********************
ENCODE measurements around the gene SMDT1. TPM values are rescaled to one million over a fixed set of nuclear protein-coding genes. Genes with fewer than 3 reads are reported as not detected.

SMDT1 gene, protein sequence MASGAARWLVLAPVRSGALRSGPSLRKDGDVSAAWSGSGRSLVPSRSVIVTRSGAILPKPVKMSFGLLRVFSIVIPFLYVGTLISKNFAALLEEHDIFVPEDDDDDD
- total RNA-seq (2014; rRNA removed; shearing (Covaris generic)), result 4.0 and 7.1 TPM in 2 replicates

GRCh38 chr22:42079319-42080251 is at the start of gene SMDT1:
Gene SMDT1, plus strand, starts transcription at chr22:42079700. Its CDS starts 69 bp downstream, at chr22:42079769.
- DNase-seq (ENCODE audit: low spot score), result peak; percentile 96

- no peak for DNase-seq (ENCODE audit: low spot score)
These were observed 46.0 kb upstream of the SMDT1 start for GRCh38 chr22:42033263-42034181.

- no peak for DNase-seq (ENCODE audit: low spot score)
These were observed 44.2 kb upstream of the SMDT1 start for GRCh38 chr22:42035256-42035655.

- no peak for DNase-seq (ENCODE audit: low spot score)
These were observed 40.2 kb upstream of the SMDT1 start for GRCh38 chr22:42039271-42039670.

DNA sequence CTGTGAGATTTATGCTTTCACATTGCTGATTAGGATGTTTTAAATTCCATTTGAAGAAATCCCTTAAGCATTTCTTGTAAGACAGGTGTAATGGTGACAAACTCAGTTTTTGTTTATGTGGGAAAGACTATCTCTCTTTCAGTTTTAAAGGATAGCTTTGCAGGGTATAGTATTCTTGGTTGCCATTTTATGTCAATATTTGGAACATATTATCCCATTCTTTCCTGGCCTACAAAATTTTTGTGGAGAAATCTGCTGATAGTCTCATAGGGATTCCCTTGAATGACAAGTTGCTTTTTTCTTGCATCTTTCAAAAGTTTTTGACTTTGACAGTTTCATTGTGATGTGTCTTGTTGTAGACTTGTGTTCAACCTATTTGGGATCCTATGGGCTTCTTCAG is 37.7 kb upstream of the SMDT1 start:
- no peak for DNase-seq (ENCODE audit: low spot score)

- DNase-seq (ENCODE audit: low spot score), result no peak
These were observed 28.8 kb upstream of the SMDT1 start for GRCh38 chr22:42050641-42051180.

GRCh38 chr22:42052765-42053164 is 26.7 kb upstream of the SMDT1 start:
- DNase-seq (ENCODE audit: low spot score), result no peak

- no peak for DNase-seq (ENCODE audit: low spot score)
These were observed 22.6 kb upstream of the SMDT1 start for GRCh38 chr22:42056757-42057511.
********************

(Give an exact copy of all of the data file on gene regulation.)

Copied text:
ENCODE measurements around the gene SMDT1. TPM values are rescaled to one million over a fixed set of nuclear protein-coding genes. Genes with fewer than 3 reads are reported as not detected.

SMDT1 gene, protein sequence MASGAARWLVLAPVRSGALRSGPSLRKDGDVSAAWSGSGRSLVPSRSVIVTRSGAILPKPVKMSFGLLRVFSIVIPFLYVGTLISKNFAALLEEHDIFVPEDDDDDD
- total RNA-seq (2014; rRNA removed; shearing (Covaris generic)), result 4.0 and 7.1 TPM in 2 replicates

GRCh38 chr22:42079319-42080251 is at the start of gene SMDT1:
Gene SMDT1, plus strand, starts transcription at chr22:42079700. Its CDS starts 69 bp downstream, at chr22:42079769.
- DNase-seq (ENCODE audit: low spot score), result peak; percentile 96

- no peak for DNase-seq (ENCODE audit: low spot score)
These were observed 46.0 kb upstream of the SMDT1 start for GRCh38 chr22:42033263-42034181.

- no peak for DNase-seq (ENCODE audit: low spot score)
These were observed 44.2 kb upstream of the SMDT1 start for GRCh38 chr22:42035256-42035655.

- no peak for DNase-seq (ENCODE audit: low spot score)
These were observed 40.2 kb upstream of the SMDT1 start for GRCh38 chr22:42039271-42039670.

DNA sequence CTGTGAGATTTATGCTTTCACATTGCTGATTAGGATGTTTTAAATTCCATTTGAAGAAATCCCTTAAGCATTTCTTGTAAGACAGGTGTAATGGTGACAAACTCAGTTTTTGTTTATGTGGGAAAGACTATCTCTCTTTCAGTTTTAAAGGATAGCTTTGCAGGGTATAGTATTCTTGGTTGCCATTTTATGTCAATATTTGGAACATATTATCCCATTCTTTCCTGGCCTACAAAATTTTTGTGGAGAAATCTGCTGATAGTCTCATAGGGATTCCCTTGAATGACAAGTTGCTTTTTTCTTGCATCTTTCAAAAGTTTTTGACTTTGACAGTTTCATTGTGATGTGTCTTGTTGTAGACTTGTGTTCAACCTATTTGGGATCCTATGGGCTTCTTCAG is 37.7 kb upstream of the SMDT1 start:
- no peak for DNase-seq (ENCODE audit: low spot score)

- DNase-seq (ENCODE audit: low spot score), result no peak
These were observed 28.8 kb upstream of the SMDT1 start for GRCh38 chr22:42050641-42051180.

GRCh38 chr22:42052765-42053164 is 26.7 kb upstream of the SMDT1 start:
- DNase-seq (ENCODE audit: low spot score), result no peak

- no peak for DNase-seq (ENCODE audit: low spot score)
These were observed 22.6 kb upstream of the SMDT1 start for GRCh38 chr22:42056757-42057511.